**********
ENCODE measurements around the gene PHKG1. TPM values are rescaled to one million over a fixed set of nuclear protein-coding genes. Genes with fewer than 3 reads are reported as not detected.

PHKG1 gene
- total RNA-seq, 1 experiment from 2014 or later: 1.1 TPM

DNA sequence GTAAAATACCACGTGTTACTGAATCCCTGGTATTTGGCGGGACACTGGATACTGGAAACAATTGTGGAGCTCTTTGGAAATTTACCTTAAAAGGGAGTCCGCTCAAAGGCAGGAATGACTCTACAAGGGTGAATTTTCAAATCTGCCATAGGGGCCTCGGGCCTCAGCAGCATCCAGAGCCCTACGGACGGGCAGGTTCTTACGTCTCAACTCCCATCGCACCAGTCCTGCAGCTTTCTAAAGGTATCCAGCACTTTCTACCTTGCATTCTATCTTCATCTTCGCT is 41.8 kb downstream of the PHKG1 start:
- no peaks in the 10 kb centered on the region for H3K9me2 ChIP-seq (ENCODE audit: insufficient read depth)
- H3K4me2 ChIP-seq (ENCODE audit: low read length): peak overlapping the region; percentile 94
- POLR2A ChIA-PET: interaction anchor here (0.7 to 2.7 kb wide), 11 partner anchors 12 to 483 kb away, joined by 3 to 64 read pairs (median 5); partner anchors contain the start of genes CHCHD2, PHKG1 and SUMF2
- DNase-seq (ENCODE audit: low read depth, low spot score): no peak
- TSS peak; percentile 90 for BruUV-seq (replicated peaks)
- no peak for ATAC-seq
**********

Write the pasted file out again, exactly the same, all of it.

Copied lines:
ENCODE measurements around the gene PHKG1. TPM values are rescaled to one million over a fixed set of nuclear protein-coding genes. Genes with fewer than 3 reads are reported as not detected.

PHKG1 gene
- total RNA-seq, 1 experiment from 2014 or later: 1.1 TPM

DNA sequence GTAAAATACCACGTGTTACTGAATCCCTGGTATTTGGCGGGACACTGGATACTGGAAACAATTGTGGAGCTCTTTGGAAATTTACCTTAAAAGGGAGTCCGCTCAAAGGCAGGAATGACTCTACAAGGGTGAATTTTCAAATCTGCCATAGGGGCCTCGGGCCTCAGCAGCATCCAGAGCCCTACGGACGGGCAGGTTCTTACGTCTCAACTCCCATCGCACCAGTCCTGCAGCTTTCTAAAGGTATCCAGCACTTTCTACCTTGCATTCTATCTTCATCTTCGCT is 41.8 kb downstream of the PHKG1 start:
- no peaks in the 10 kb centered on the region for H3K9me2 ChIP-seq (ENCODE audit: insufficient read depth)
- H3K4me2 ChIP-seq (ENCODE audit: low read length): peak overlapping the region; percentile 94
- POLR2A ChIA-PET: interaction anchor here (0.7 to 2.7 kb wide), 11 partner anchors 12 to 483 kb away, joined by 3 to 64 read pairs (median 5); partner anchors contain the start of genes CHCHD2, PHKG1 and SUMF2
- DNase-seq (ENCODE audit: low read depth, low spot score): no peak
- TSS peak; percentile 90 for BruUV-seq (replicated peaks)
- no peak for ATAC-seq